“A note came out of Pyx that I’d never heard before. But I recognized its power and sod in one of the pins on her vest. The spiral of blackened silver and garnets started spinning, covering the open-mouthed crowd with gyrating red stars. Everybody applauded wildly. I felt the colourful force shoot past me and added something of my own: a shriek of bowed string and a word my mother taught me early on to yell in emergencies. Of course it was the Sprineel G string, and it promptly broke. Liesl added her version to mine, and Madrona walloped a cymbal so hard the reverberations scudded like fast flying golden ripples across the air at the incoming magic. Rune hit the lowest note on the bass while a deep demonic sound came out of his mouth, making the crowd go crazy again.” (110)

The last piece by McKillip in the collection is a short essay titled “Writing High Fantasy”.  I love McKillip’s attitude towards the fantasy genre! I think we will get on well. Here are two points she made that make me think that:

 “I wanted the reader to see the and Morogon lived in and how it shaped him before he left it and changed himself. So I let him talk about grain and bulls; beer and plowhorses, and his sister’s bare feet, before I let him say fairy-tale words like tower, wizard, harp and king, and state his own driving motivation: to answer the unanswered riddle.” (264)

“At its best, fantasy rewards the reader with a sense of wonder about what lies within the heart of the commonplace world. The greatest tales are told over and over, in many ways, through centuries. Fantasy changes with the changing times, and yet it is still the oldest kind of tale in the world, for it began once upon a time, and we haven’t heard the end of it yet.” (268)

The Bottom Line: Dreams of Distant Shores seems to be a solid introduction to McKillip’s work, if you are a first time reader like me. I enjoyed the stories and look forward to delving into her novels. I think I will enjoy those even more.

Further Reading: 

Review: What is Not Yours is Not Yours by Helen Oyeyemi

Format/Source: Paperback/Purchased
Published: March 2016
Publisher: Hamish Hamilton 
Length: 325 pages
Genre: Short stories (literary/magical realism)
Why I Read: Favourite author
Read If You: Like new and fresh short stories, with a hint of the surreal about them
Rating★★★★½ 
Links: GoodReads IndieBound Chapters | Amazon 

What Is Not Yours Is Not Yours is Helen Oyeyemi’s debut short story collection. The book contains a number of excellent tales that demonstrate her maturing talent. Her prose exemplifies this growth best. This is the first time I’ve followed a young author’s works as they are published, and been able to experience the evolution of their writing. White is for Witching (which Oyeyemi published in 2009 at 25 years old) will always be my favourite Oyeyemi tale, but a distinct difference exists between that story and the ones in WINYINY. I feel that Oyeyemi’s prose has become even more of what it was – she has grown into her style (and will hopefully continue growing).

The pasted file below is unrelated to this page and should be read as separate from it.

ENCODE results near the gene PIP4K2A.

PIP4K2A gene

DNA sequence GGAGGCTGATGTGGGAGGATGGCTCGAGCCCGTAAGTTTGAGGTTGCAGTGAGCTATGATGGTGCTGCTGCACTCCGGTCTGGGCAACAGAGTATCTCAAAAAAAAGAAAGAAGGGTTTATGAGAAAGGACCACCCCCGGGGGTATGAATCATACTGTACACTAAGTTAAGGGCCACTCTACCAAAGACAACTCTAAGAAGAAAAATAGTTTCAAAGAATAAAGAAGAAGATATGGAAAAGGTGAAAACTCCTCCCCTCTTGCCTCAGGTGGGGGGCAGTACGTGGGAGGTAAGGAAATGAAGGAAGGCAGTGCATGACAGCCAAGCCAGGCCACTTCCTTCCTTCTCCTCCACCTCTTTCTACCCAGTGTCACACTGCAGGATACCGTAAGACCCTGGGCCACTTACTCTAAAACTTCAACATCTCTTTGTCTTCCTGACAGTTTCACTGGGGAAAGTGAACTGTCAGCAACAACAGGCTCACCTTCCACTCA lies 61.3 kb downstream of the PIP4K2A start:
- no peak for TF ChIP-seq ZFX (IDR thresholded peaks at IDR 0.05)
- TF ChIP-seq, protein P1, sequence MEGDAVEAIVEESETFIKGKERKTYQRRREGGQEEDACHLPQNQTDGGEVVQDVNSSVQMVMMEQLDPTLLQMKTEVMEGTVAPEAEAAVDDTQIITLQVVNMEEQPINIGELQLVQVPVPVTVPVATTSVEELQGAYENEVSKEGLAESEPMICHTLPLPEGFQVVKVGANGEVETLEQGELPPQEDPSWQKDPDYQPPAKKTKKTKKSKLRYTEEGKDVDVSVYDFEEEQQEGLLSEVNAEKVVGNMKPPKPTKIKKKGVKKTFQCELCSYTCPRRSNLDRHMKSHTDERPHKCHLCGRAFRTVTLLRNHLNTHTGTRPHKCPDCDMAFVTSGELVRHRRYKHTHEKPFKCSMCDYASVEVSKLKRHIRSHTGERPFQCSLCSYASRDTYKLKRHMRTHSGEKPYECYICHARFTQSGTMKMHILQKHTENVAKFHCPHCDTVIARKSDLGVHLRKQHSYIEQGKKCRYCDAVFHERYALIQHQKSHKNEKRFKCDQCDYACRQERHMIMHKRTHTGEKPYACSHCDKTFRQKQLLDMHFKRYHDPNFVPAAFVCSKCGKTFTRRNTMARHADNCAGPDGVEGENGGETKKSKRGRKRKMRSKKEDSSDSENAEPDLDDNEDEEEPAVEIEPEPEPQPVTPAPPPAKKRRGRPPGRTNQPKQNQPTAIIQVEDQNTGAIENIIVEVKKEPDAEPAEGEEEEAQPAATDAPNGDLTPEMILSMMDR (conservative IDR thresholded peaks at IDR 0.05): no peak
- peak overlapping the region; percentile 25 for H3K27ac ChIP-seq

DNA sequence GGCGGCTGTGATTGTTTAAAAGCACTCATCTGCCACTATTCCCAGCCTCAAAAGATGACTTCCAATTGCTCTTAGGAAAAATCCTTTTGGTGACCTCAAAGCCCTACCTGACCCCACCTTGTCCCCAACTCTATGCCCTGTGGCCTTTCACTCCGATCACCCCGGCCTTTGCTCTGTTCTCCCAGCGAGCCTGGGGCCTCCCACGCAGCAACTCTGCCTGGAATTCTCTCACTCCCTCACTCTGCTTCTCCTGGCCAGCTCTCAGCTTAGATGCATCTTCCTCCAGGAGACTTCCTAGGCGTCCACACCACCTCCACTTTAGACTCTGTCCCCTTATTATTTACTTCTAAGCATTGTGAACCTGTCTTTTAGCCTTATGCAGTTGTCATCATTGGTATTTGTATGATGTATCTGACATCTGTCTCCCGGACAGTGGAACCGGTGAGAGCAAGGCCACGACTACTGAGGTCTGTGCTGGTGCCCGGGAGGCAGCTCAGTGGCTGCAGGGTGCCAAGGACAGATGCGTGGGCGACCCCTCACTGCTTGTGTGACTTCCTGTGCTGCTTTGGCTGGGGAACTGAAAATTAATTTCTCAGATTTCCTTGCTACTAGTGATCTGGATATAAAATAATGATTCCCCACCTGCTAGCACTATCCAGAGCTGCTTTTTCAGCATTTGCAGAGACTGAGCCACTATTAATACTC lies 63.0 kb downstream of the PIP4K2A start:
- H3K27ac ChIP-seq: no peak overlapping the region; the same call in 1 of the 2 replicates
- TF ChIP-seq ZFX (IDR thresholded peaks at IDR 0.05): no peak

Mr. Fox is also, to some extent, a ‘short story’ collection. Mr. Fox‘s stories strongly connect through an overarching storyline and characters. WINYINY‘s stories do connect, but in a far looser manner. Some characters who feature in their own story may receive a brief mention in another. My understanding of WINYINY will likely benefit from rereading – for the individual stories themselves, and for how they connect together.Overall, I enjoyed WINYINY a lot more than Mr. Fox. I didn’t find myself enjoying any story less than the others.

Oyeyemi’s vivid creativity impresses me. I could hardly begin to imagine stories like the ones she pens. Her writing doesn’t usually take grand or unexpected turns. Her creativity exists in something more refined than that, little details or small turns in action that truly fuel the story. I thought about giving an example, but that spoils the effect. All the stories in WINYINY exemplify that creativity.  It imbues her stories with something refreshing, allowing their reader to feel like they’ve experienced something new (at least for this reader of few short stories).

All of Oyeyemi’s works demonstrate diversity, and these stories feature a varied cast of characters. Just as she did in White is for Witching (which features an interracial lesbian couple),  the ‘diverse’ aspects of the character’s feel natural and almost incidental (not in a bad way) to the story. Sexuality and racial identity are not used as token diversity markers. But, the stories would not be the same without these aspects of identities. I suppose what I’m trying to get at is, Oyeyemi has found the balance between writing diverse characters who are only their diversity and writing diverse characters who are wholly separate from their diversity.